Amber Rudd: US intelligence leak of Manchester attacker identity 'irritating'
The Home Secretary said she had made it “perfectly clear” that such a leak should never happen again
Home Secretary Amber Rudd - Dan Kitwood/PA Wire/Press Association Images
Britain has complained to the American government after confidential intelligence about the Manchester terror attack was leaked to the US media.
Home Secretary Amber Rudd said she was "irritated" that information shared by UK security chiefs with their American counterparts had subsequently been publicised in the States.
US government sources revealed yesterday that the attack on an Ariana Grande concert at the Manchester Arena, which killed 22 people including an eight-year-old girl, had been the result of a suicide bomb.
That revelation, and later the identity of the attacker, UK-born Salman Abedi, was subsequently covered by several major American news outlets, despite the British authorities wanting to keep the intelligence under wraps.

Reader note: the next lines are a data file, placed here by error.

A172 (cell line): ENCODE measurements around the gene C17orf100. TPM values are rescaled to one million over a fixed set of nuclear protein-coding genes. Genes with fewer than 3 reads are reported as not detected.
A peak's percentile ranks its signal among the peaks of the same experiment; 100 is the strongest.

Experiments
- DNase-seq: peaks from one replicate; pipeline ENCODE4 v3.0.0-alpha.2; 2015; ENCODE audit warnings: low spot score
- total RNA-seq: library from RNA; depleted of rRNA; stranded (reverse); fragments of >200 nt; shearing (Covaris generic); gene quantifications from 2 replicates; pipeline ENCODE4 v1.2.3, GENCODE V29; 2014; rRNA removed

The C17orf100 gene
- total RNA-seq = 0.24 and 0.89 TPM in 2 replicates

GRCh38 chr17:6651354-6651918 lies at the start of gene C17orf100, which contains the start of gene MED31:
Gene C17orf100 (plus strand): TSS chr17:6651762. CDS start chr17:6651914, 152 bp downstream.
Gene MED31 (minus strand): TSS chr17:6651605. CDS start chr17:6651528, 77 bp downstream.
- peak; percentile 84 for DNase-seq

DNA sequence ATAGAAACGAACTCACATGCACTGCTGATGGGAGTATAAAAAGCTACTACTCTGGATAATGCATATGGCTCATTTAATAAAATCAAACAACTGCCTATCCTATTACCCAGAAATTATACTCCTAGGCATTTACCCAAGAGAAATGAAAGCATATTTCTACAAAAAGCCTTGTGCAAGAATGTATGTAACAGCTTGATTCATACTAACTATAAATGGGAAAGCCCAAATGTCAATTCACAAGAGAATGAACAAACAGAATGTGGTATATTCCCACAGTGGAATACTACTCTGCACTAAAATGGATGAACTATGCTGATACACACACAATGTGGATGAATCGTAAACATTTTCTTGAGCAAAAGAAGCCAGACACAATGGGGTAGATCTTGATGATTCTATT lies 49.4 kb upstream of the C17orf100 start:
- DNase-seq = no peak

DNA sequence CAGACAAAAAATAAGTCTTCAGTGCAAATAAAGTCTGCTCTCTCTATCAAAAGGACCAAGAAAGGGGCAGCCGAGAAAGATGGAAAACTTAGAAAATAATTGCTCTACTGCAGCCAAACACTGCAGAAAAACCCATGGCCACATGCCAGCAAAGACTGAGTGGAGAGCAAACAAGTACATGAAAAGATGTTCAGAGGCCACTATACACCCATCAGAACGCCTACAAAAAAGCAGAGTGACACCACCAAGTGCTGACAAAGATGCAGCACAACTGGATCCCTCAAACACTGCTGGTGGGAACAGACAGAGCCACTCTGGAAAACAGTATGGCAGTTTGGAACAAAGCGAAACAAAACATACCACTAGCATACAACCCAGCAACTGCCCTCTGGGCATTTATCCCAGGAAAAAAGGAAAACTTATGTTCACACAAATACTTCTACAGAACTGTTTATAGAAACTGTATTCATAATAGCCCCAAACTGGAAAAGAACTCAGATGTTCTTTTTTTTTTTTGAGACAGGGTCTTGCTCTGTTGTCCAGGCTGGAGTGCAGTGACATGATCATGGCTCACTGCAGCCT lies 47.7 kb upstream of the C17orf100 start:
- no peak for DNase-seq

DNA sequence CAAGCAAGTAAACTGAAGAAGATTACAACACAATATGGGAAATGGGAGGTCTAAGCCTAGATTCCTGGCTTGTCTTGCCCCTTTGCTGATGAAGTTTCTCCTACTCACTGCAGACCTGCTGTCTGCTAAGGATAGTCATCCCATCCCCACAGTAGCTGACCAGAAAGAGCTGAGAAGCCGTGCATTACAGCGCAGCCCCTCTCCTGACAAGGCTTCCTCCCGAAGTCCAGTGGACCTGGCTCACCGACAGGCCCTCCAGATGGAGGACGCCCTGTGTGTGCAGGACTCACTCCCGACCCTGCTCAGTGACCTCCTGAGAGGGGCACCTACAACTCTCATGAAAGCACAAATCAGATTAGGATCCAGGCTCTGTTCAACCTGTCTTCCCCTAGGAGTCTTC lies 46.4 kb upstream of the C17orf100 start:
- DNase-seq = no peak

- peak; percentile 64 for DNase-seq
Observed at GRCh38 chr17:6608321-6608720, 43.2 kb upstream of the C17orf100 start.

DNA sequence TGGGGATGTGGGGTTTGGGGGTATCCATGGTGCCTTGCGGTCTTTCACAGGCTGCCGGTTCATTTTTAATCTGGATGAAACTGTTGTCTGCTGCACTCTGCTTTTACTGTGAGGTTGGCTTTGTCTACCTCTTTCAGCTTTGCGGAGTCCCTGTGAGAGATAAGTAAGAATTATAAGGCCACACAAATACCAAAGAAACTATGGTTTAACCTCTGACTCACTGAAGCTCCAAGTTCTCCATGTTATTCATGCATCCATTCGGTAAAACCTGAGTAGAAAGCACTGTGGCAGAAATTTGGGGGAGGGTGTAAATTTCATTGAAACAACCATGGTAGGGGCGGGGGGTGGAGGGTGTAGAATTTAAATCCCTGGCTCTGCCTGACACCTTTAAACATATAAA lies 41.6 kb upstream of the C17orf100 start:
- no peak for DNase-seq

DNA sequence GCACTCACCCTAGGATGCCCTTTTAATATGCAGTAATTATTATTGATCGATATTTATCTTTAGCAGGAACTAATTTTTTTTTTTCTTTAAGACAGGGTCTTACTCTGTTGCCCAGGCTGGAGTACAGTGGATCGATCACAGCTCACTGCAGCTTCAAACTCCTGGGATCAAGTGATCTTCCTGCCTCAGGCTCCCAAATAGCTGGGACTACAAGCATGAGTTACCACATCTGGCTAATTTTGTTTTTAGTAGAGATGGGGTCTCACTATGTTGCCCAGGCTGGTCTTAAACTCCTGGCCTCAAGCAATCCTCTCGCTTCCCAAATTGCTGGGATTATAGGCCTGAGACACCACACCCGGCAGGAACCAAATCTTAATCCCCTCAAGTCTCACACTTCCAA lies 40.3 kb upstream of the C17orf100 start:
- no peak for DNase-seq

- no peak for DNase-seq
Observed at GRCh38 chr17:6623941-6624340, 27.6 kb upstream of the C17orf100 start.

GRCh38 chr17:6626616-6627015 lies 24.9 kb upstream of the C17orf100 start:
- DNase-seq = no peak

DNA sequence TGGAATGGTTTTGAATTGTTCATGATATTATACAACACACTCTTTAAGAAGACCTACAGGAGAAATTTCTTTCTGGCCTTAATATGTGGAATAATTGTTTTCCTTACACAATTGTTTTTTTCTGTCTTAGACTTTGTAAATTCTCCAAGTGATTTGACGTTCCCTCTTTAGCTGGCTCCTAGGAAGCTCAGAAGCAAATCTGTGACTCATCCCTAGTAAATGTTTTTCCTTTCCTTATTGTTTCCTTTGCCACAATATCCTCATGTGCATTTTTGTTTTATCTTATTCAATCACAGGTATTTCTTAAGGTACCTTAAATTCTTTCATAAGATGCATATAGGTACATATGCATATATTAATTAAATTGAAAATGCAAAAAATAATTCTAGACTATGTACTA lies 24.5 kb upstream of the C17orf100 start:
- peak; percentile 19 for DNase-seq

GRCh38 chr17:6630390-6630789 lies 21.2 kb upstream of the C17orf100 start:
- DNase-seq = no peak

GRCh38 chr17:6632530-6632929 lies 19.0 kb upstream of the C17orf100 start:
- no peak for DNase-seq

“The British police have been very clear that they want to control the flow of information in order to protect operational integrity, the element of surprise,” she told the BBC’s Today programme.
“So it is irritating if it gets released by other sources and I have been very clear with our friends that that should not happen again.”
Rudd stopped short of accusing Washington of compromising the investigation when asked, but insisted the major UK ally has been made “perfectly clear” that such a leak should never happen again.
The Home Secretary added that it was “likely” Abedi did not act alone in the run up to the bombing on Monday night.
“It was a devastating occasion, it was as you say more sophisticated than some of the attacks that we’ve seen before and it seems likely, possibly, that he wasn’t doing this on his own,” she added.
“The intelligence services are pursuing their leads in order to make sure they get all the information and reduce therefore the risk that they need to keep us all safe.”
Rudd added that Abedi has been known by UK authorities “to a point”, but said further information would be revealed as the investigation continues.
“Well, the security services will know a lot of people, that doesn’t mean they are expected to arrest everybody they know,” she said.
“But it is somebody who they had known before and I’m sure when this investigation concludes we’ll be able to find out more.”
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